The Lobbyist and the Swede

Admit it, you've spent more than a few moments browsing your life away on IMDB.com. Yeah, yeah, you started trying to find out who directed Casablanca. But you ended up looking at what the spawn of Joe Piscopo is working on. And that's ok.

This feature will compile those utterly useless tidbits of information for you, so next time you're having a conversation with someone, you can say, "Did you know someone made a documentary about Stephen Tobolowsky?"

An Ode to Running

I run for several reasons, none of which involve my health.

For one thing, running is useful when late. I can’t remember the last time I saw a movie that I didn’t run to. This was especially the case during a ten-day visit to Paris where I was often running to movies, from other movies. (If you’re wondering why I would be doing this during a ten-day sojourn in Paris, you should read David Sedaris’s chapter, “The City of Light in the Dark” in his book Me Talk Pretty One Day.)

For another thing, I often run for lack of teleportation. That is to say, teleportation has not been invented yet, to my knowledge, and it is sometimes unacceptable to me to think about how much time I am wasting in getting from one place to another. By running, I can speed up the interim period, and then pretend that it never existed.

Here’s why I bring this up.

Cinema No Moss

One of my dream jobs is to curate for an art cinema. Of course, it would have to be the art cinema du jour of a major city, frequented by the filmmakers whose films I program. Until then, I will use this as a forum for my series ideas. If any curators out there see something they like, contact me at jeff@cosmodromemag.com.

CINEMA NO MOSS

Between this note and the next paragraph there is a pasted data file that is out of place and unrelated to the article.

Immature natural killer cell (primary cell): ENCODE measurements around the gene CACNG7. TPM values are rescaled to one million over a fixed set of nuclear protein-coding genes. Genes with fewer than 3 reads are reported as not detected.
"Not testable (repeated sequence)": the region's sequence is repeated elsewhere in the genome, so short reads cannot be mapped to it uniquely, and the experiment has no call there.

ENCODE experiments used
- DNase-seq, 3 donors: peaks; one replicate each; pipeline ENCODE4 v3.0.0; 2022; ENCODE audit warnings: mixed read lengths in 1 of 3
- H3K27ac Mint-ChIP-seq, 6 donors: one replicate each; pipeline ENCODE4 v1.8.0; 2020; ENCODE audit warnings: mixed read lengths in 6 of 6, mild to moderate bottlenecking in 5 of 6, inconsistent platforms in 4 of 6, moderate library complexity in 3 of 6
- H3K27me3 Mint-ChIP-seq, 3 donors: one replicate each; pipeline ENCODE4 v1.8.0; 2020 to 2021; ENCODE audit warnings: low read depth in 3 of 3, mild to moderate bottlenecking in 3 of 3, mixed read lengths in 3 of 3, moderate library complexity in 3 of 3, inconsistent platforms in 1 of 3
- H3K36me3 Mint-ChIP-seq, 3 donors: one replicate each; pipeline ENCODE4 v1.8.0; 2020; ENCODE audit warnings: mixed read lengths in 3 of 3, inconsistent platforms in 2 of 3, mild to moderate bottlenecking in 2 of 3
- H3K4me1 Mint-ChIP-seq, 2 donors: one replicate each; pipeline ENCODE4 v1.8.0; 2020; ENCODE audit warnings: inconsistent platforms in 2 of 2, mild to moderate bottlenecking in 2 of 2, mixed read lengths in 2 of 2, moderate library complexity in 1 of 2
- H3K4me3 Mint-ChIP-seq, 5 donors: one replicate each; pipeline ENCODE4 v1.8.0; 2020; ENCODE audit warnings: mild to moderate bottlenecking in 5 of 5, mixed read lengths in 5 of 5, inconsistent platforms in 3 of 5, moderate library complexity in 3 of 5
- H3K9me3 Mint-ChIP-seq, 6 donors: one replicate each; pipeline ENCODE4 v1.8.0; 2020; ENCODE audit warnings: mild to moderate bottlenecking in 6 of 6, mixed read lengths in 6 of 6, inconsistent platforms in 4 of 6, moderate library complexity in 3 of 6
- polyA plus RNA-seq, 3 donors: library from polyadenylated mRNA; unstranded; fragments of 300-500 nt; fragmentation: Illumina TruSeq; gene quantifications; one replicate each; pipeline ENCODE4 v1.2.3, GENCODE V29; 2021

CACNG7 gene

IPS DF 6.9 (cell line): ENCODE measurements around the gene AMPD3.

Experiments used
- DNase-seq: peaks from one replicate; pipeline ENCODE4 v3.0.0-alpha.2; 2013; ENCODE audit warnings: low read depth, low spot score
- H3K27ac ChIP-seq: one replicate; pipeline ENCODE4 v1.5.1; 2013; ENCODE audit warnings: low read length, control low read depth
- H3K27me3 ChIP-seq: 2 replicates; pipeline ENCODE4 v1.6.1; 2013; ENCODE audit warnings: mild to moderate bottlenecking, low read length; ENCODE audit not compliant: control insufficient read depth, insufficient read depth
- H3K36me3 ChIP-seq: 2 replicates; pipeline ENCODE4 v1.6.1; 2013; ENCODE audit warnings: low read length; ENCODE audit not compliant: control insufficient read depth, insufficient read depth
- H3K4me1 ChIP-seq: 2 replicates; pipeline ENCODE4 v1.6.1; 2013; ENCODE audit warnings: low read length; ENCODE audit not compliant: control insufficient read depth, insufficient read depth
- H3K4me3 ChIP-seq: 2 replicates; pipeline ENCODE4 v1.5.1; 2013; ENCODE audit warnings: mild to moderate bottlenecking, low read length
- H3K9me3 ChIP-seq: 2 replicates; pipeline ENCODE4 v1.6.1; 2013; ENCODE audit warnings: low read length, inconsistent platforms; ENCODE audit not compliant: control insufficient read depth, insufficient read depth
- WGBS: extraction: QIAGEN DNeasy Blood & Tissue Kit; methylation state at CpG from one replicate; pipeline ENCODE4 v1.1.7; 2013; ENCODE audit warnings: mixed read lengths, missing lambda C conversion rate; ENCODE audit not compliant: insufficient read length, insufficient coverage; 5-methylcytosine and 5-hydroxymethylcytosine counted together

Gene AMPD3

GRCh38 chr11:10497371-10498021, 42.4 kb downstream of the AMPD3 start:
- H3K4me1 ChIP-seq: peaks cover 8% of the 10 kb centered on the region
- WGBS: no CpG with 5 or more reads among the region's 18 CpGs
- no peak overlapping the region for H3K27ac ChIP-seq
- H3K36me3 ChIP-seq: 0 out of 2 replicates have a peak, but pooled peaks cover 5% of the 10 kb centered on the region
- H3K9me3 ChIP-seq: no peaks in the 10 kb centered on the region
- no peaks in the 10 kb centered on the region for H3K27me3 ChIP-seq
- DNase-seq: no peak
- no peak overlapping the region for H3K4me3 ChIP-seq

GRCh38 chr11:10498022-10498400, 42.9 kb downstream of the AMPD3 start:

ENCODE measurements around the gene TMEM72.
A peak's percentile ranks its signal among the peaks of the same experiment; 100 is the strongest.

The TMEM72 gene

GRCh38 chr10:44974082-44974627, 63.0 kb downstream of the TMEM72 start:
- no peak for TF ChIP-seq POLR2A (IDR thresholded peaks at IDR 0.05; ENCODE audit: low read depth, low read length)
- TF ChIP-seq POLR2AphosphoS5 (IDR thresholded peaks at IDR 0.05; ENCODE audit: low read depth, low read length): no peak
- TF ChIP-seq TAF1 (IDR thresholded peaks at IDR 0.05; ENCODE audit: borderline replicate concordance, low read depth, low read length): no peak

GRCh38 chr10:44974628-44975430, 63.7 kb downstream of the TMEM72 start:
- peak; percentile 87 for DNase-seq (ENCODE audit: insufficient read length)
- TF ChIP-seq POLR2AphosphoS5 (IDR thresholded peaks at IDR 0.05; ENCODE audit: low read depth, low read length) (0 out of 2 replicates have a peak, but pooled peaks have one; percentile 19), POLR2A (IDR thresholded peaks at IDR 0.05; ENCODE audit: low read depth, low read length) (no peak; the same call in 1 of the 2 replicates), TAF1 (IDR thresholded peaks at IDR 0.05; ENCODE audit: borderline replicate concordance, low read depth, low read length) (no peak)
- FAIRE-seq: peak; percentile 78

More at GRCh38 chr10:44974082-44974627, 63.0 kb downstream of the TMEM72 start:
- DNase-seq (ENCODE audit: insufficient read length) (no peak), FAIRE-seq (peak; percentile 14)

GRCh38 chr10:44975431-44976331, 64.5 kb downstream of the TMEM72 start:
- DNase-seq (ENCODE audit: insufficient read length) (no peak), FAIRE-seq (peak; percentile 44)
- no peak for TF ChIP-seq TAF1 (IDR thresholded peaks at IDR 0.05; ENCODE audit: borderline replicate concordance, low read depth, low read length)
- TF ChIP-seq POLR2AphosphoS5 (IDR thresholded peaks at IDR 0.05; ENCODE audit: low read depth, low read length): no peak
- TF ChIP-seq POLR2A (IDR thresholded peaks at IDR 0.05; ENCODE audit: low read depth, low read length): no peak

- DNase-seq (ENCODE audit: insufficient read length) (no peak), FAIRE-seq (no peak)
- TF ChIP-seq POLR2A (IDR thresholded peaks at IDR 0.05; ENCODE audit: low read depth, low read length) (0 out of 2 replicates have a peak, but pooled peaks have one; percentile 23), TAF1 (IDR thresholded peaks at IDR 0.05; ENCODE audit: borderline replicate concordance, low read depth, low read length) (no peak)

Colorless Colorfulness: Gilliam & Jeunet's Cinema

Until fairly recently, artists and art critics have viewed color as a secondary mode of expression, associating it with superficiality and instability. In the nineteenth century, realist painters contained color within the boundaries of line, arguing that this is the natural order of things. In the 1940s and ‘50s, realist filmmakers tended to use black and white for its associations with rawness, grittiness, and “the real.” David Batchelor has called this history one of “chromophobia,” wherein artists and critics fear color for its associations with the foreign, the superficial, and the unstable.

Kobe B. Battle!: Bryant v. Beef


Cosmodrome HQ recently had a little greenery added to its décor: a large potted plant left on the curb. Before getting thrashed by the cat, the tree was dubbed Kobe. Half of Kobe’s acquaintances replied, “You mean after the basketball guy?” while the other half responded, “You mean after the beef?” Thing is, we didn’t rightly know. So we’ve decided to lay it down, have Bryant and Beef duke it out in our heads so that our tree can have the more radass namesake. Let’s get it on!